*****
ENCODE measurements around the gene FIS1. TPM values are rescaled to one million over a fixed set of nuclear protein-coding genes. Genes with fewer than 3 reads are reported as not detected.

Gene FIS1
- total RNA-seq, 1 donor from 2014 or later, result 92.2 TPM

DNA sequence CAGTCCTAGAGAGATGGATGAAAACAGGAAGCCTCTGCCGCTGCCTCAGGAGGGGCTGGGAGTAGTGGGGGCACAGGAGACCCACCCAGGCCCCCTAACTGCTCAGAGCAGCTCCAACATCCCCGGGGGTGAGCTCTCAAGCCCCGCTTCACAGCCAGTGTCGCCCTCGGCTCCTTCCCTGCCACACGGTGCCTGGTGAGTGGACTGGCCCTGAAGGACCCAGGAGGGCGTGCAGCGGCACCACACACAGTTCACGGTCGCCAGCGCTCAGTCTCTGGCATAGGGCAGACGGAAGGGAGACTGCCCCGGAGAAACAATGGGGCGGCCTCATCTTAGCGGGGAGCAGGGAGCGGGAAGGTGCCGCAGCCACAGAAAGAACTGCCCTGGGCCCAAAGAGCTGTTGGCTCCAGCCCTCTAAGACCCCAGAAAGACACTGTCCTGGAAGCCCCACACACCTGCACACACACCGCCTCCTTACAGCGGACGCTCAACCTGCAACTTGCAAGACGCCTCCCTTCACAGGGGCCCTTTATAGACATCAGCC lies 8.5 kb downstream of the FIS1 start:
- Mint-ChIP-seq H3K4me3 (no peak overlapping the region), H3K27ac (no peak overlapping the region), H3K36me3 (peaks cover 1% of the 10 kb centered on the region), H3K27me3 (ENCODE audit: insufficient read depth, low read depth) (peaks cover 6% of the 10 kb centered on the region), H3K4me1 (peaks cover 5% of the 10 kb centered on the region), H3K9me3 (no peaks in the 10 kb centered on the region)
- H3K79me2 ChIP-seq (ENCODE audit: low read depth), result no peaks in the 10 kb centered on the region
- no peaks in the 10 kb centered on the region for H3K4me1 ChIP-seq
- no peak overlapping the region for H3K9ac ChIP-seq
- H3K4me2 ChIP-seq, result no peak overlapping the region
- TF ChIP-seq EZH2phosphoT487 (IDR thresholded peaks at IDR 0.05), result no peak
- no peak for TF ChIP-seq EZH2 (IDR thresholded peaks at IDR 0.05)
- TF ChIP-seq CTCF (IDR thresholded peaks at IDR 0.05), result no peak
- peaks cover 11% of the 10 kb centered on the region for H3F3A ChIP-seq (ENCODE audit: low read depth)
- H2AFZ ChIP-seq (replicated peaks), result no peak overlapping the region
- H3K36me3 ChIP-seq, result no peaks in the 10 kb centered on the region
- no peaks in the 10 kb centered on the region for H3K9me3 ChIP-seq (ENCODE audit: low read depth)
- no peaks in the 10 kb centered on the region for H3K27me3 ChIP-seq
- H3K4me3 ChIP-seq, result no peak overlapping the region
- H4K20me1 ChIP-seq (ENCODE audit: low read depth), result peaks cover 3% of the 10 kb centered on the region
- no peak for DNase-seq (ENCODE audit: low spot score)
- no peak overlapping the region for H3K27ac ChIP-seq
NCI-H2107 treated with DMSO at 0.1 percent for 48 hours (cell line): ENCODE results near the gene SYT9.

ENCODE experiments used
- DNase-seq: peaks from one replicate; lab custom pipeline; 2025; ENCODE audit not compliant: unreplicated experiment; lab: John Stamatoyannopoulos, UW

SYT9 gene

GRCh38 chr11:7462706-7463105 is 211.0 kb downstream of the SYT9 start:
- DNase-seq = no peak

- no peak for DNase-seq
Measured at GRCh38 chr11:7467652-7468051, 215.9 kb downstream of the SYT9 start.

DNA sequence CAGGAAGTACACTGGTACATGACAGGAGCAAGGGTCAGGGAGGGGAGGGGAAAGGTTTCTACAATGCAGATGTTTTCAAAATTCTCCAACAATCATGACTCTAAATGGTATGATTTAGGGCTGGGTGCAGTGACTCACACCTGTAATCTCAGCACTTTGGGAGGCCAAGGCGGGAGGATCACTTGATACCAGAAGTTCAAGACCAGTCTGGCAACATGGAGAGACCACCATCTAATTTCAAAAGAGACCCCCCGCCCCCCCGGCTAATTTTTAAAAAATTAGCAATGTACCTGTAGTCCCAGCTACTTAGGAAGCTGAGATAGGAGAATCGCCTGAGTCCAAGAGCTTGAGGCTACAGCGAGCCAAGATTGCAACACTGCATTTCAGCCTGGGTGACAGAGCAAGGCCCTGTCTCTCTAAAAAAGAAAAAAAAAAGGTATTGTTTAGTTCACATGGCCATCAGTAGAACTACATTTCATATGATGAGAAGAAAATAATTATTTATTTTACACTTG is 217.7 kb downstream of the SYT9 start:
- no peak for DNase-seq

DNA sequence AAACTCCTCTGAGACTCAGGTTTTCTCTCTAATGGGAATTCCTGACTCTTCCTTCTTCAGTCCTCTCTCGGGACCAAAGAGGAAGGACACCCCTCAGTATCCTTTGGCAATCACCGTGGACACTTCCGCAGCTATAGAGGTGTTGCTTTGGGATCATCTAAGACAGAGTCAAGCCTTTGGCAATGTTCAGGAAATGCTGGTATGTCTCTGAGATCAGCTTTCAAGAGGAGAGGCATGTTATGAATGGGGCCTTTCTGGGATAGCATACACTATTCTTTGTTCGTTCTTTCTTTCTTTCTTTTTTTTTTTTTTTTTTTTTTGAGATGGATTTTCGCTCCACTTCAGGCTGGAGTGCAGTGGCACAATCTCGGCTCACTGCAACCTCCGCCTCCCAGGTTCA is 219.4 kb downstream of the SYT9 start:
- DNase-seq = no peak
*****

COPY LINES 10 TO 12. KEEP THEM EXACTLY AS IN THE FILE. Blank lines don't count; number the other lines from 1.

- TF ChIP-seq EZH2phosphoT487 (IDR thresholded peaks at IDR 0.05), result no peak
- no peak for TF ChIP-seq EZH2 (IDR thresholded peaks at IDR 0.05)
- TF ChIP-seq CTCF (IDR thresholded peaks at IDR 0.05), result no peak